if(
count($aResult) > 1) {
           
$sTemp = $aResult[count($aResult)-2];
           
$sSize = substr($sTemp, 0, strpos($sTemp, chr(9)));
            if(
is_numeric(trim($sSize))) {
               
$iTemp = (int)$sSize;
                if(
$iTemp > "2000000000") $iSize = $iTemp;
            }
        }
        return
$iSize;
    }
    return
0;
}
?>
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0
Supermagnus
9 years ago
<?php
function getSizeFile($url) {
    if (
substr($url,0,4)=='http') {
       
$x = array_change_key_case(get_headers($url, 1),CASE_LOWER);
        if (
strcasecmp($x[0], 'HTTP/1.1 200 OK') != 0 ) { $x = $x['content-length'][1]; }
        else {
$x = $x['content-length']; }
    }
    else {
$x = @filesize($url); }

    return
$x;
}
?>

In case of you have a redirection in the server (like Redirect Permanent in the .htaccess)

In this case we have for exemple:
    [content-length] => Array

        (

            [0] => 294          // Size requested file

            [1] => 357556     // Real Size redirected file

        )
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0
jason dot whitehead dot tas at gmail dot com
9 years ago
I have created a handy function, using parts of code from kaspernj at gmail dot com and md2perpe at gmail dot com, which should get file sizes > 4GB on Windows, Linux and Mac  (at least).

<?php
   
function getSize($file) {
       
$size = filesize($file);
        if (
$size < 0)
            if (!(
strtoupper(substr(PHP_OS, 0, 3)) == 'WIN'))
               
$size = trim(`stat -c%s $file`);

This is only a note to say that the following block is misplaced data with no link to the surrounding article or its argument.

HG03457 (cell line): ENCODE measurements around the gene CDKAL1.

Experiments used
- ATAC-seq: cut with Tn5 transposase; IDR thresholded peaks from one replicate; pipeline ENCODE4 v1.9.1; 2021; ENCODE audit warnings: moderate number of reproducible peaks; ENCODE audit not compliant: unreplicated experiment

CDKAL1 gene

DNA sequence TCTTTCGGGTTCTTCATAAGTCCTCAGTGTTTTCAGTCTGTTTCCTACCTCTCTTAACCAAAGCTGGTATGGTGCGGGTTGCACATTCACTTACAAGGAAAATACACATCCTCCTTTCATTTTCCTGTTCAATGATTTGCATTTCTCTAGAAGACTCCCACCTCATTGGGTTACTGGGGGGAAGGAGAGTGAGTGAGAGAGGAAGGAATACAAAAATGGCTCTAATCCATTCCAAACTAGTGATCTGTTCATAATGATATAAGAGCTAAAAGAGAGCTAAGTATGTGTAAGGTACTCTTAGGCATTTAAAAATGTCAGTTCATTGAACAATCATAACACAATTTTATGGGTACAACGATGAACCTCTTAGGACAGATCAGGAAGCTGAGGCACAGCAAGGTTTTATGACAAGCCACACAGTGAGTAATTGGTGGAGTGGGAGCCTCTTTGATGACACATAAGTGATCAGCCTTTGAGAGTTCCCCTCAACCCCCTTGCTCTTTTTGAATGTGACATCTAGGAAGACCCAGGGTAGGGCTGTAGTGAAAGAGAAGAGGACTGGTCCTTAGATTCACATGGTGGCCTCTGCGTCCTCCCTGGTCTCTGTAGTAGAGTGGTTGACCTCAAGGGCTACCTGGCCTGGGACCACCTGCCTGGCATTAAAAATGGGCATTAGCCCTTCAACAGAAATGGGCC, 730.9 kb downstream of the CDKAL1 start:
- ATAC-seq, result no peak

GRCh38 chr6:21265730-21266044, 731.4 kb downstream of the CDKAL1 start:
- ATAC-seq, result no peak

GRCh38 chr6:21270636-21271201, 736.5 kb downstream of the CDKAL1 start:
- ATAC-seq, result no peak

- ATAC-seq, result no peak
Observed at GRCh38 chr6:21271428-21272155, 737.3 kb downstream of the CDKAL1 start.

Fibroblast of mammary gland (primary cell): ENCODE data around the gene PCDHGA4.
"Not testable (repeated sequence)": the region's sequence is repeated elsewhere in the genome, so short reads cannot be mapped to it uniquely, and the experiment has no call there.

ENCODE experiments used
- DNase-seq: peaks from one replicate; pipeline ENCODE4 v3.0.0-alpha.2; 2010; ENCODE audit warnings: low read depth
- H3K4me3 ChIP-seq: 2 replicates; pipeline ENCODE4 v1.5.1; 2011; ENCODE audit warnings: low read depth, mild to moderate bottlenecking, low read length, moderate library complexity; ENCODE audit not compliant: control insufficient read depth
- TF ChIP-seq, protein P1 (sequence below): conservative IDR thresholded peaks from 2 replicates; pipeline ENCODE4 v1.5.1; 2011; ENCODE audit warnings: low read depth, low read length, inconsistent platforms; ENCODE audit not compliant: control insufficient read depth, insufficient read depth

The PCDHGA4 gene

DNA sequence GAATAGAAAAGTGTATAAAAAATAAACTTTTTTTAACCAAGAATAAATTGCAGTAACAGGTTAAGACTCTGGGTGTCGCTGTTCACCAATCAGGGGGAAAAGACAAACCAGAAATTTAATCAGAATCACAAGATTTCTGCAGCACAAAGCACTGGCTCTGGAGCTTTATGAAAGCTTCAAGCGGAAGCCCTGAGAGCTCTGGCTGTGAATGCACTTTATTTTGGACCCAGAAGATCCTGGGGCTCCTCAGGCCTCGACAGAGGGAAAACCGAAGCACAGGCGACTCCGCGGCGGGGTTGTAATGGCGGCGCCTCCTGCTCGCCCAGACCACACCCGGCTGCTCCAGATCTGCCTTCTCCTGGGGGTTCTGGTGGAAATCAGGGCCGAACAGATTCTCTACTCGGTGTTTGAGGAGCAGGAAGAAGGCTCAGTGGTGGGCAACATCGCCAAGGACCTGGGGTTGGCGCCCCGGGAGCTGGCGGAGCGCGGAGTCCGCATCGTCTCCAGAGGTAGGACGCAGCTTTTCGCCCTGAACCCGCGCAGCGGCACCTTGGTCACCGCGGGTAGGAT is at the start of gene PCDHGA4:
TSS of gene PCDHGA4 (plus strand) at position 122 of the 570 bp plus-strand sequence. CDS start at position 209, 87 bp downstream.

else{
               
$fsobj = new COM("Scripting.FileSystemObject");
               
$f = $fsobj->GetFile($file);
               
$size = $file->Size;
            }
        return
$size;
    }
?>
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0
core58 at mail dot ru
11 years ago
some notes and modifications to previous post.
refering to RFC, when using HTTP/1.1 your request (either GET or POST or HEAD) must contain Host header string, opposite to HTTP/1.1 where Host ain't required. but there's no sure how your remote server would treat the request so you can add Host anyway (it won't be an error for HTTP/1.0).
host value _must_ be a host name (not CNAME and not IP address).

this function catches response, containing Location header and recursively sends HEAD request to host where we are moved until final response is met.
(you can experience such redirections often when downloading something from php scripts or some hash links that use apache mod_rewrite. most all of dowloading masters handle 302 redirects correctly, so this code does it too (running recursively thru 302 redirections).)